I learned this back in the 1970s, and is one of the main reasons I switched to Nikon from Minolta in 1984. Minolta used different filter sizes each year, while Nikon stayed the same. I was doing aerial photography, and I got tired of dropping filters out the airplane window as I had to juggle three sizes with Minolta. With Nikon, it was 52mm all the way.
Canon has never understood this. All their lenses over all time have taken whatever random sizes were convenient — to Canon. Today, Canon's 16-35mm f/2.8 L II takes unique 82mm filters, forcing me to go buy — and carry — another duplicate set of filters.
LEICA knew this ever since they invented 35mm cameras in the 1920s. Leica lenses took A36 filters from the 1920s through the 1950s, and ever since the 1950s have taken the same 39mm filters and A42 caps and hoods. Lately, LEICA has lost sight of photography, and has been introducing lenses that take larger or unique filters that don't work as part of a system, but if you pay attention, even today you can buy brand-new LEICA 28mm, 35mm, 50mm and 90mm lenses that take the same filters, caps and hoods as they have since the 1950s.
I rarely bother with hoods.
Forget the wimpy plastic bayonet hoods common on even pro lenses today. The time spent jacking them on and off lenses every time one comes in or out of a bag misses photos.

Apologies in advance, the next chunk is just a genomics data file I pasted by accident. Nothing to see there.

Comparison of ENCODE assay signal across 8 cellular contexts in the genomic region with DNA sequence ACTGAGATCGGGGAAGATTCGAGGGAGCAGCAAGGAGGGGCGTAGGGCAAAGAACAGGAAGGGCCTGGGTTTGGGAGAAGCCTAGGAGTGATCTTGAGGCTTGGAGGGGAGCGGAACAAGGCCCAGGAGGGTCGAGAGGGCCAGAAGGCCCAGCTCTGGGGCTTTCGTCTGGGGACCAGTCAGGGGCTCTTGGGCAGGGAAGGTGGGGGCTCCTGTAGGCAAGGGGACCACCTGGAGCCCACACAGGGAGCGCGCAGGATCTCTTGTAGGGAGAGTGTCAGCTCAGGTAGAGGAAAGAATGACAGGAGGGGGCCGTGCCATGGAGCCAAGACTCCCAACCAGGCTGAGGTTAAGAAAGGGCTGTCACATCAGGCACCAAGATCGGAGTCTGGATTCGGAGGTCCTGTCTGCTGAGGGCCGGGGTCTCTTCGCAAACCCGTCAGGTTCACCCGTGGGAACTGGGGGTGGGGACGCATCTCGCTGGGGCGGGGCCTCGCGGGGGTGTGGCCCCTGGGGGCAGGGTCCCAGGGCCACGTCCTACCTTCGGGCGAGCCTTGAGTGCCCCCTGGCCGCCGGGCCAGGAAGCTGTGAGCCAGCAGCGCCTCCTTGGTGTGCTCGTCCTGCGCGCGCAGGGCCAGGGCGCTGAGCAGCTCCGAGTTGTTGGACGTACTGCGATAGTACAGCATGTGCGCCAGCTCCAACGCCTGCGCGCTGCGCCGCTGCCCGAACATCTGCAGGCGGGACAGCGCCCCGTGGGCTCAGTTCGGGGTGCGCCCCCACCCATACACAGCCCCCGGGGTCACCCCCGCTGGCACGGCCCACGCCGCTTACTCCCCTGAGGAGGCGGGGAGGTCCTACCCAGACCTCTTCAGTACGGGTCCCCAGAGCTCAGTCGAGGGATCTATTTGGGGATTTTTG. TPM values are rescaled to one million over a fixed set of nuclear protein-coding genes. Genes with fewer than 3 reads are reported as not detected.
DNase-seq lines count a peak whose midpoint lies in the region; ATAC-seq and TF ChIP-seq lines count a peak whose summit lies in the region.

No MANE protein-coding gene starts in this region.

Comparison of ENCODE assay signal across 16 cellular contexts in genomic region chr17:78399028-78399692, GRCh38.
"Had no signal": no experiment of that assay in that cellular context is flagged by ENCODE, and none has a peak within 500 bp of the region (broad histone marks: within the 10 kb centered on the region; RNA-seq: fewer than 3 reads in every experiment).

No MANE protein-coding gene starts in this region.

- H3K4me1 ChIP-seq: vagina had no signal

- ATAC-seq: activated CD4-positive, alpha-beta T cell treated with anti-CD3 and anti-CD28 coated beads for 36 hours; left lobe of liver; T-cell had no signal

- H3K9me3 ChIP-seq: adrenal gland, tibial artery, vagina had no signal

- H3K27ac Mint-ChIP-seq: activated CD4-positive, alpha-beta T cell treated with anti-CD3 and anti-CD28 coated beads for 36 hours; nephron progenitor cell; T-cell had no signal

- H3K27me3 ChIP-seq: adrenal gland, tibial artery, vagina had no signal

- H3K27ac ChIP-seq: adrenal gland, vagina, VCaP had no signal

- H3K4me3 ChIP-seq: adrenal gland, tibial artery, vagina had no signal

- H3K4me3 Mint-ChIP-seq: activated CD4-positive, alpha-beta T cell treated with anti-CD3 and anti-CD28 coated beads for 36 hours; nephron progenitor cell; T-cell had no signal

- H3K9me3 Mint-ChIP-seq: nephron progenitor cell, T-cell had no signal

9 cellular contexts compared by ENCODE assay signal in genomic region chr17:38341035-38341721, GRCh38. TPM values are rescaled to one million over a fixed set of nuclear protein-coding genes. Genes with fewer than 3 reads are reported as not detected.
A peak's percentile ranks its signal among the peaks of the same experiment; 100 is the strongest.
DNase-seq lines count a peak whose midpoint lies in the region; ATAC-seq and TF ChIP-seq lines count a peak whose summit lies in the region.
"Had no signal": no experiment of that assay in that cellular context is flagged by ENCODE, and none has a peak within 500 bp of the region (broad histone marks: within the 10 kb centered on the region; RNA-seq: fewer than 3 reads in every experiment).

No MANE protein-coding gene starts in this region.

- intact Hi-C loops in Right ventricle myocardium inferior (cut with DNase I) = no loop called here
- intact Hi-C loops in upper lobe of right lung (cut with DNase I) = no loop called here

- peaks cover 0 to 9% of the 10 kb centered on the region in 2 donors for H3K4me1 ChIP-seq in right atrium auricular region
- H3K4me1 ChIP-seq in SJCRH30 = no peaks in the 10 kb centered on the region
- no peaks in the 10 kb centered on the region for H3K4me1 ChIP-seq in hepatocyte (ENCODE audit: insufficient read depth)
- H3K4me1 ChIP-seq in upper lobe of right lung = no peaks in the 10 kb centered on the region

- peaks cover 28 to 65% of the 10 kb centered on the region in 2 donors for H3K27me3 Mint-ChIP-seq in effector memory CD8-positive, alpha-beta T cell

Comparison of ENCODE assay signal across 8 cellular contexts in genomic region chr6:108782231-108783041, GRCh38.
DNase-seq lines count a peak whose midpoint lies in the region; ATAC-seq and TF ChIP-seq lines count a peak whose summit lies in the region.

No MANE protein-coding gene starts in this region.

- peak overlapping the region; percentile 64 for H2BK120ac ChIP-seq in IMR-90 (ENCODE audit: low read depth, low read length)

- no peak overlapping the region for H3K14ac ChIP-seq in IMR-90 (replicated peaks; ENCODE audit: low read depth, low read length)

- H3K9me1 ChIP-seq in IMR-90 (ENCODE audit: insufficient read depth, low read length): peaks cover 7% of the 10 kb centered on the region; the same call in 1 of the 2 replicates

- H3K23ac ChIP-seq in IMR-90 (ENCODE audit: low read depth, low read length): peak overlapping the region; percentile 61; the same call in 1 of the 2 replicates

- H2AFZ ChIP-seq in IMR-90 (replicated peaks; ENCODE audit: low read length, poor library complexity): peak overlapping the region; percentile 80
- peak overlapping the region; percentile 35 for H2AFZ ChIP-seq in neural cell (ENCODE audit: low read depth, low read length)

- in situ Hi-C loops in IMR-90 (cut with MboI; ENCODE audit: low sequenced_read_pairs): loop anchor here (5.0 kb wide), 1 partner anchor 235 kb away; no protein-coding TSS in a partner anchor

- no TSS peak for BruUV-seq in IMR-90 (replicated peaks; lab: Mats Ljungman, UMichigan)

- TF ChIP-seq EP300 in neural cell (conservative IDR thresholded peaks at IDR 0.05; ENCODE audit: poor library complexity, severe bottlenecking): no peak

If I do use hoods, I use cylindrical metal ones on the fronts of which I can attach regular snap-in lens caps. I leave the hood on permanently, and simply cap or uncap its front.
For instance, I use a 72mm snap-on cap on the front of Nikon's metal HN-2 hood, leaving it on the lens at all times, instead of unscrewing it and losing it each time. Likewise, a 58mm cap snaps right into LEICA's 12 504 hood as used on their 35mm f/1.4 SUMMILUX.
Pro shooters don't use front caps. They leave a filter on the lens, and forget about it.
I use caps, and I try to use all the same size so I don't have to keep each cap dedicated to each lens. When they all take the same caps, I can swap lenses faster when I don't have to match them.
Just when you thought things were tough enough, wide-angle rangefinder lenses often require deeper rear caps than the other lenses. Now we have two kinds of rear caps to manage!
When I use any of these systems, I buy enough pieces of the deeper rear cap, and use it on all the lenses. This way I don't have to match them to each lens, which becomes quite a bear when you're trying to change lenses and shoot fast.
Weight is everything. When I look at lenses and cameras, weight is more important than price.
I add the combined weights of a candidate system, and I keep trying to alter components until I get the lowest weight.
Lower weight means I have more fun and get farther, making better pictures.
It means I can cram it all into one tiny bag, and not even look like a photographer.
Once you've decided on the easy aspects of brand and format, pay close attention to assembling a set of the fewest, smallest and lightest lenses that cover the range you need without overlap, and maintain a uniform filter size.
It sounds easy, but when you throw numerous filter sizes into the mix, becomes complex.
Always err on the side of taking less. Never take too much; so long as you have one lens, you have all you need, and as soon as you bring a second lens, it ensures that the wrong lens will usually be the one on your camera at any given moment.